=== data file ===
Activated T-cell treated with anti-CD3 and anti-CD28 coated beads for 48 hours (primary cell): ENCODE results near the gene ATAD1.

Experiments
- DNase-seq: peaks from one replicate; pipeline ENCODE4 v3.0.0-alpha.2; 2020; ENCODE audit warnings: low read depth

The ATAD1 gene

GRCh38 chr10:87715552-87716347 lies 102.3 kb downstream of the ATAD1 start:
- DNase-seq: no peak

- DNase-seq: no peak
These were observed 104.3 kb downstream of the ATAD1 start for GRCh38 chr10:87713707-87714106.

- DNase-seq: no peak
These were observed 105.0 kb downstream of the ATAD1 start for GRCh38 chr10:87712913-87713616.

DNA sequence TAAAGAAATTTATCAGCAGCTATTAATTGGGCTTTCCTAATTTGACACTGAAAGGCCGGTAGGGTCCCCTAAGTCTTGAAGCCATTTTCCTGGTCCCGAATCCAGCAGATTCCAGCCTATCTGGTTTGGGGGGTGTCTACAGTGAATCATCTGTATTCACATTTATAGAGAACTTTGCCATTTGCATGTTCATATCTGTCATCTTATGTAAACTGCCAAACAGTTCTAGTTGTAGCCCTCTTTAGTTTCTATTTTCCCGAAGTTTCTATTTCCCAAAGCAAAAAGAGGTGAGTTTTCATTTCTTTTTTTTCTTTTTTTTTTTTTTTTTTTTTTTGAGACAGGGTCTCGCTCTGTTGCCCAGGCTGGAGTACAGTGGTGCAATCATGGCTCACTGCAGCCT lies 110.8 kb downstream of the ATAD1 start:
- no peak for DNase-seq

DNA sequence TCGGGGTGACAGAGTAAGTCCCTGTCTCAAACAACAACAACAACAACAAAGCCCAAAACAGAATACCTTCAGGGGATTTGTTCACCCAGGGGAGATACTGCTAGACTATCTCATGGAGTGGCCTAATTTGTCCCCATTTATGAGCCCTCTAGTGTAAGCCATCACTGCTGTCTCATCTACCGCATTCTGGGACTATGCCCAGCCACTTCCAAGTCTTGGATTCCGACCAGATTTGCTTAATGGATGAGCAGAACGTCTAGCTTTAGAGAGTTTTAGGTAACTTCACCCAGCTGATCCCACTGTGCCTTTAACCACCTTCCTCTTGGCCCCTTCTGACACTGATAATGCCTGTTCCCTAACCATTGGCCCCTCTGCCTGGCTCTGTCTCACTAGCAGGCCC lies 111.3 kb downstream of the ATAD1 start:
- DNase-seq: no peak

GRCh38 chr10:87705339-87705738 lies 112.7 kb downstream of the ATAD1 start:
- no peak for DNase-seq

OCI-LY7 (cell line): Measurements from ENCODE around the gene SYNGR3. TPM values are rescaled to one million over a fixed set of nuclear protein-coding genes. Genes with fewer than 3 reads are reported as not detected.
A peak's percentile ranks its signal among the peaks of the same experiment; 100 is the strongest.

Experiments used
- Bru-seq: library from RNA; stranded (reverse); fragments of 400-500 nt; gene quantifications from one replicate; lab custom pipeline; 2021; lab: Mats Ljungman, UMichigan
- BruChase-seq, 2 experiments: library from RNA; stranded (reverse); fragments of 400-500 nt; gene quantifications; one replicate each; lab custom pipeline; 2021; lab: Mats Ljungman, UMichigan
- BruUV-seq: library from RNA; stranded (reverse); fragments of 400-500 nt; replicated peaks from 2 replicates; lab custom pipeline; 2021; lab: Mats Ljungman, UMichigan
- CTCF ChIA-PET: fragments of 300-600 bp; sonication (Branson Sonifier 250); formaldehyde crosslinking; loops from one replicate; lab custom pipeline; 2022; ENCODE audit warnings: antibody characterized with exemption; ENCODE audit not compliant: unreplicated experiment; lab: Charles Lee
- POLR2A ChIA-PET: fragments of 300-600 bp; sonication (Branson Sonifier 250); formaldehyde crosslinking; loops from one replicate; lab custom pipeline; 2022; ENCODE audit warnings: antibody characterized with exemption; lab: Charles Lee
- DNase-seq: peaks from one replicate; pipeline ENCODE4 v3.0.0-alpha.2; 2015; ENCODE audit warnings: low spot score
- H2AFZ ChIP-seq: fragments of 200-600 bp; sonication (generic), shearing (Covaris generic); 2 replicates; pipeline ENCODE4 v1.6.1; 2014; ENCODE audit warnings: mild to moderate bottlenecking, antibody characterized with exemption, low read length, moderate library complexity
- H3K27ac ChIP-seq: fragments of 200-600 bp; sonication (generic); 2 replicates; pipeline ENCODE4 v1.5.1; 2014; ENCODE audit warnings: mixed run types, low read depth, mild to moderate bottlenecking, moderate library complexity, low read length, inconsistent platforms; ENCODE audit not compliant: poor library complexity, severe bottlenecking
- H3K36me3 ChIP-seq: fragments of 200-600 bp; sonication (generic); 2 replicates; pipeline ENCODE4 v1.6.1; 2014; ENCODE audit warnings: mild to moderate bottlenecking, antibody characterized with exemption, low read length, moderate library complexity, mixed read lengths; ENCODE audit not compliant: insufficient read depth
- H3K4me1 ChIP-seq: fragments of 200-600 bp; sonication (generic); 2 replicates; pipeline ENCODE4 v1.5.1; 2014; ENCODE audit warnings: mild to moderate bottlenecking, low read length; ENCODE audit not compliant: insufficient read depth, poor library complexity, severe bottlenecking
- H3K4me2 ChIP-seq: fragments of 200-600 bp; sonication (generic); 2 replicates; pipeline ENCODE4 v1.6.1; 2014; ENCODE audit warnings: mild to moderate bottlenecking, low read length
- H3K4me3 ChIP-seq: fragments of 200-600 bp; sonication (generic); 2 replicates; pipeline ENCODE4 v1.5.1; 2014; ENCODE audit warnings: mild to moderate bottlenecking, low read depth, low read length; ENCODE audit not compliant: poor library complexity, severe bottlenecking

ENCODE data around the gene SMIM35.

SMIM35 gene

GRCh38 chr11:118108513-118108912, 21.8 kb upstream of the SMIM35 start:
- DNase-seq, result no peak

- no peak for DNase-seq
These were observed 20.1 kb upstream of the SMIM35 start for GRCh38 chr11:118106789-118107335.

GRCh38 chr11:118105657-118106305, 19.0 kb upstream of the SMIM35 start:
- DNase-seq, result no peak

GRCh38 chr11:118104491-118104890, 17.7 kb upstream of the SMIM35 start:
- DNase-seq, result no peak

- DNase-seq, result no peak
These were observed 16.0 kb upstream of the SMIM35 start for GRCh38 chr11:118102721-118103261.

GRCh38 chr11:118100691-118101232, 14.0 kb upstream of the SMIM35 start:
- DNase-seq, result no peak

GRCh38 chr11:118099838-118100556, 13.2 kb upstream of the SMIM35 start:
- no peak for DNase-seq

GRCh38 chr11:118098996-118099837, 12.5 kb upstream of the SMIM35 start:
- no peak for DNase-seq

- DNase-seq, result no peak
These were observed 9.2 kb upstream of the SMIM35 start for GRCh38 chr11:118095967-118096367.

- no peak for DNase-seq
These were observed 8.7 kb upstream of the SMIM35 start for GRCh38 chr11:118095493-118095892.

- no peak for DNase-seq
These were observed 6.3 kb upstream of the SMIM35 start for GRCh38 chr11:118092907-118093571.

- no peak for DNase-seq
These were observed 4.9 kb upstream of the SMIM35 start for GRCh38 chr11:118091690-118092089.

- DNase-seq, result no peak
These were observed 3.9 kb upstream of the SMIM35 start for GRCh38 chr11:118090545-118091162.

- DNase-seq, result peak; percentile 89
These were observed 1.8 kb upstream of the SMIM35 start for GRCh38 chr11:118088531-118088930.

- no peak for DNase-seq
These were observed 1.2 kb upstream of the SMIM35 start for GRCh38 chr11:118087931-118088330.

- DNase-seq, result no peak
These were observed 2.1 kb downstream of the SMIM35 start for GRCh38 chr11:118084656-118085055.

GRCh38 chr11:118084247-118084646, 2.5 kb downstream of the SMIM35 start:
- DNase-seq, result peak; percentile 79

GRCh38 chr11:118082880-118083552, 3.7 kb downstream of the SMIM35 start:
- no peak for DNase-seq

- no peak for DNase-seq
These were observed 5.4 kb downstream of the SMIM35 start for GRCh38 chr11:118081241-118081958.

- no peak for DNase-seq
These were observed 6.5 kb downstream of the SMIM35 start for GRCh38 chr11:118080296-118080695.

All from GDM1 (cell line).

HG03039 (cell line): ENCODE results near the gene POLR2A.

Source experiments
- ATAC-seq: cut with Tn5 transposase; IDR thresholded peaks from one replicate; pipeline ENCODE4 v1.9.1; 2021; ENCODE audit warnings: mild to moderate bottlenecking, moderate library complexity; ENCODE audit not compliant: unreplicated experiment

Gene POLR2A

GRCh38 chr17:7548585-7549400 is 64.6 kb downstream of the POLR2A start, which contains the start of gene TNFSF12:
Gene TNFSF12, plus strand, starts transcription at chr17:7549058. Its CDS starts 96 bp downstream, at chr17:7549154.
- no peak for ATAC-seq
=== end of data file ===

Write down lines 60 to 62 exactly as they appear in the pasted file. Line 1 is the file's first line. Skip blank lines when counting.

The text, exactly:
- DNase-seq, result peak; percentile 89
These were observed 1.8 kb upstream of the SMIM35 start for GRCh38 chr11:118088531-118088930.

- no peak for DNase-seq